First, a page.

As Germany's K 2010 show nears, VDMA, the German Plastics and Rubber Machinery Association, is vowing to step up its fight against product piracy.
“The Internet makes many things a great deal more transparent — including the violation of industrial property rights,” said Marc Wiesner, product piracy expert in VDMA's legal department.
The Web works both ways, making it much easier for company officials to spot copycats but also facilitating the selling of illegal goods.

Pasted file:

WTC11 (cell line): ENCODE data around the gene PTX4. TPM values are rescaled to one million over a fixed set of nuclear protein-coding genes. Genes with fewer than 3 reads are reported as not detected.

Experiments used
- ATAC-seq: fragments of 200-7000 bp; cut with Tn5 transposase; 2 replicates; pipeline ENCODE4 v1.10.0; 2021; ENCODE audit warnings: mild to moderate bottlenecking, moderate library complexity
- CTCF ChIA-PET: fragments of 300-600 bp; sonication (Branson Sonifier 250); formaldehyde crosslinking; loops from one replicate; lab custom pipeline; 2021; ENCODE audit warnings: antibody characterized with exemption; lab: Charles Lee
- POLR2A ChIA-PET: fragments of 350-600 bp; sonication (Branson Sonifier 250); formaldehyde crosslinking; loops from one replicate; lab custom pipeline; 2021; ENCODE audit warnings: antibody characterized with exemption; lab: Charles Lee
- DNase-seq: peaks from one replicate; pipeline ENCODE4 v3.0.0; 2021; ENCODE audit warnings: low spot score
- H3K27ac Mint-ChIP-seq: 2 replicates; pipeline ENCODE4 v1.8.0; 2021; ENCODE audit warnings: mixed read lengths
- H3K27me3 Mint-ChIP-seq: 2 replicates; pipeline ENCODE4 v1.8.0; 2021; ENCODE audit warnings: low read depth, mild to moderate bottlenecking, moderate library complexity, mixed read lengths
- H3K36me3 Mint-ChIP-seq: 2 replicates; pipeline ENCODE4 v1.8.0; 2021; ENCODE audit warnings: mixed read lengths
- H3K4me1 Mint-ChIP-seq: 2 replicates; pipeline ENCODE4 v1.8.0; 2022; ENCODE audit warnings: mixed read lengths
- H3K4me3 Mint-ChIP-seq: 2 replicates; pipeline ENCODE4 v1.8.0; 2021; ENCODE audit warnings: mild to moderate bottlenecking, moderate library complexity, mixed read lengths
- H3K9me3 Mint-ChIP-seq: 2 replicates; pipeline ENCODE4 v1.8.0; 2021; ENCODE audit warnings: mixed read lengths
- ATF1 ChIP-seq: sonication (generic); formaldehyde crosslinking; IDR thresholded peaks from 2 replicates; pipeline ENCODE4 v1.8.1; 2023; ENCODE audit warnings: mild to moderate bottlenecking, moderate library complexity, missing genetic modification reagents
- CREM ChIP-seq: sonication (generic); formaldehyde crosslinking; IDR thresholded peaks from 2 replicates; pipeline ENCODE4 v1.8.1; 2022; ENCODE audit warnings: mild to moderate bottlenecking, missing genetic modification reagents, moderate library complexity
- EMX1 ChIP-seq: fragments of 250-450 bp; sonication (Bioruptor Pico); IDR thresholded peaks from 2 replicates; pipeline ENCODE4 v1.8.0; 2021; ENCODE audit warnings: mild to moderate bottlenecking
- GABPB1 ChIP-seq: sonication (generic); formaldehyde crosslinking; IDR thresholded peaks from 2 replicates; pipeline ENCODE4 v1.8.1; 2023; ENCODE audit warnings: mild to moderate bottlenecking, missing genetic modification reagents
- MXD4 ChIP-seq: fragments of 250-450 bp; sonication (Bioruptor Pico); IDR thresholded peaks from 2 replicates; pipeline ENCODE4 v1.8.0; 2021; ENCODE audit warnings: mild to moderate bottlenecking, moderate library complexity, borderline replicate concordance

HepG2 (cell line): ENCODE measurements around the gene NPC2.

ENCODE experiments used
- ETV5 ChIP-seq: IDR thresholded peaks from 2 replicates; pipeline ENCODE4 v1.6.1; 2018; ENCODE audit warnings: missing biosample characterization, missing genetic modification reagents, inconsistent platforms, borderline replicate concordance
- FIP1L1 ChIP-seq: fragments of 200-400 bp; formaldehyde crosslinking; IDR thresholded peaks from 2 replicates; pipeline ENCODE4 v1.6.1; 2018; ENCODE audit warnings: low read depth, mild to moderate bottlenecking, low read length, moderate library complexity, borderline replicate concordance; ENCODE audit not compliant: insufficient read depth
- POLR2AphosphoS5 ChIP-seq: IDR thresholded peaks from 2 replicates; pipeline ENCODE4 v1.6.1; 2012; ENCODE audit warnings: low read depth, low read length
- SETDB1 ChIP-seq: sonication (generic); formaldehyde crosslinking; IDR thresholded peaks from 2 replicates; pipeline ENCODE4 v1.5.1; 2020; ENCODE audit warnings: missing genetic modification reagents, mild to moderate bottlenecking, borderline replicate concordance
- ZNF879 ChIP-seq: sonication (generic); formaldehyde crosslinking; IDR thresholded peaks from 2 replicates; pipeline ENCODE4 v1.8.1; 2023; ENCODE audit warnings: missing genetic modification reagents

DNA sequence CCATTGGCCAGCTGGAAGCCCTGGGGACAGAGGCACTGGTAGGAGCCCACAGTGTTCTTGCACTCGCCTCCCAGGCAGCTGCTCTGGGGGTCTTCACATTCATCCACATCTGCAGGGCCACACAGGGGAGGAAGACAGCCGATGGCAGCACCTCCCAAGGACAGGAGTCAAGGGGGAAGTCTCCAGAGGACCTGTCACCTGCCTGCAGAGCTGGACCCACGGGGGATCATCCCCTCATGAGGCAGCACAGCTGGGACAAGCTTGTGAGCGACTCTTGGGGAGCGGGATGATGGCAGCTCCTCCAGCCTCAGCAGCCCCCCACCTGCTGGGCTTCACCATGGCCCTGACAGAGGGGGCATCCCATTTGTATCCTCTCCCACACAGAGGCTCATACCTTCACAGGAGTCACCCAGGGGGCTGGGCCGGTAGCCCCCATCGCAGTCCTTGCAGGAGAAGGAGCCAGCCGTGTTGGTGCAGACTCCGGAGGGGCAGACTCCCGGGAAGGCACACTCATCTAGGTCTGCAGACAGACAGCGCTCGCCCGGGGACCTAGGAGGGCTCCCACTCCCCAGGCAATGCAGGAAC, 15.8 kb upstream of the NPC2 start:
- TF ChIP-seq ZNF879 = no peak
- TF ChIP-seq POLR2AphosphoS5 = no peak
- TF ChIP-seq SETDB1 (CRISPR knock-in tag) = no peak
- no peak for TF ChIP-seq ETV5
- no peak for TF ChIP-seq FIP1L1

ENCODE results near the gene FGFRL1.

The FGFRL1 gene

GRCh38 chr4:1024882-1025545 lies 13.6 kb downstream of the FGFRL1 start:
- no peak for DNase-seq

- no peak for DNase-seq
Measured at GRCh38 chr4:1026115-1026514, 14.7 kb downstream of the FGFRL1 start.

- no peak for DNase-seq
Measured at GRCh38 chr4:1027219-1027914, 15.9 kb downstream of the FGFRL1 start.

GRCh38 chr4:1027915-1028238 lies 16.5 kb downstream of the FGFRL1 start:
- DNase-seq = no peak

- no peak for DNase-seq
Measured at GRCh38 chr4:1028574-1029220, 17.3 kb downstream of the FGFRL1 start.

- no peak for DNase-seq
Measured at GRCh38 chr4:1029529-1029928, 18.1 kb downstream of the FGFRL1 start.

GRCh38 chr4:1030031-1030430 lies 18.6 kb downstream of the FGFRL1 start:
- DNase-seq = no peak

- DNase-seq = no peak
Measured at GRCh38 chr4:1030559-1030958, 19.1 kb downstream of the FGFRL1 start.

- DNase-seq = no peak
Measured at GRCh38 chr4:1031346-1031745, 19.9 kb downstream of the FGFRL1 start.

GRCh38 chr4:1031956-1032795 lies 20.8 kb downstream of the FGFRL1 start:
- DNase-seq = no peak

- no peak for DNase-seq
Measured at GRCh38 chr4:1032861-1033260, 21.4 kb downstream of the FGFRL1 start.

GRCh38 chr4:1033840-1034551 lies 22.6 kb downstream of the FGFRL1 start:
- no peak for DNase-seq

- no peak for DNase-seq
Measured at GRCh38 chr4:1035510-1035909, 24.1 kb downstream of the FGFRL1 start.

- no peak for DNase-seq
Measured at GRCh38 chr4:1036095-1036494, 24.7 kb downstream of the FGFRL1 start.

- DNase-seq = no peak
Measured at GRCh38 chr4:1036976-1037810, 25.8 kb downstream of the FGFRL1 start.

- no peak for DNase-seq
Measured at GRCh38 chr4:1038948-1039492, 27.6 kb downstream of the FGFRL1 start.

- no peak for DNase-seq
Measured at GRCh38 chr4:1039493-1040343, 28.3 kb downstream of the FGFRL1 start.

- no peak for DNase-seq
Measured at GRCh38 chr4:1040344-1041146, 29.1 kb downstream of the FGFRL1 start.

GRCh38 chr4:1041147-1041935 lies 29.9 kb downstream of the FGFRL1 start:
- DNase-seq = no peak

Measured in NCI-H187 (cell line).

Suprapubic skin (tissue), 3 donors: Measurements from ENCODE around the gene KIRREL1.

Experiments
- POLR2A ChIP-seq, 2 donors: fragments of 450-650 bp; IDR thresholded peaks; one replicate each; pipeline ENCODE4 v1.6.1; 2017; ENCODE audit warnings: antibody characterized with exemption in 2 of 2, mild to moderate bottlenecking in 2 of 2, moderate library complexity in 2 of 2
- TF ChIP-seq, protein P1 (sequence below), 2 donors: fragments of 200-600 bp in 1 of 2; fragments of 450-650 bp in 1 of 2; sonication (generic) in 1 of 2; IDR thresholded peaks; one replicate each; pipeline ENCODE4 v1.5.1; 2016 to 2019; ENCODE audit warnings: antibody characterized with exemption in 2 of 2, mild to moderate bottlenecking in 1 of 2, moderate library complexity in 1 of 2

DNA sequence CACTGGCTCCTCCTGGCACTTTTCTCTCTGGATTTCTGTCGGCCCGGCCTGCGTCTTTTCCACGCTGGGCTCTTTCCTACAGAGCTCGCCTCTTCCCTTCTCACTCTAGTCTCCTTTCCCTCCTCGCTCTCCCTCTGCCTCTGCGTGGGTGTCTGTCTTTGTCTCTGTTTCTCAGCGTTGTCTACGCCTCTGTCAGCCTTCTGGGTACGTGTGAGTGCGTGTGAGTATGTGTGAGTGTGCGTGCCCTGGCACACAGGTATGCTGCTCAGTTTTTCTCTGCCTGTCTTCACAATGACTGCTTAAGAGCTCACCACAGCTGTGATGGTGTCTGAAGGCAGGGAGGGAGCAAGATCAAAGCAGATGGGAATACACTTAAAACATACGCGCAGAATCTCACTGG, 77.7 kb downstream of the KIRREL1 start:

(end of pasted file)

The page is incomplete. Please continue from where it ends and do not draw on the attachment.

VDMA says forgers do not simply copy the original manufacturer's technology or equipment, but actually go a step further.
“The photos and advertising brochures of the original manufacturer are being used more and more frequently,” Wiesner said. “This allows the pirates to achieve the maximum result with the minimum effort, since they don't even go to the trouble of taking a picture of the imitation products or machines.”
In one case, Frankfurt-based VDMA worked with the association's office in Calcutta, India, to stop an Indian company that had copied equipment and the original pictures.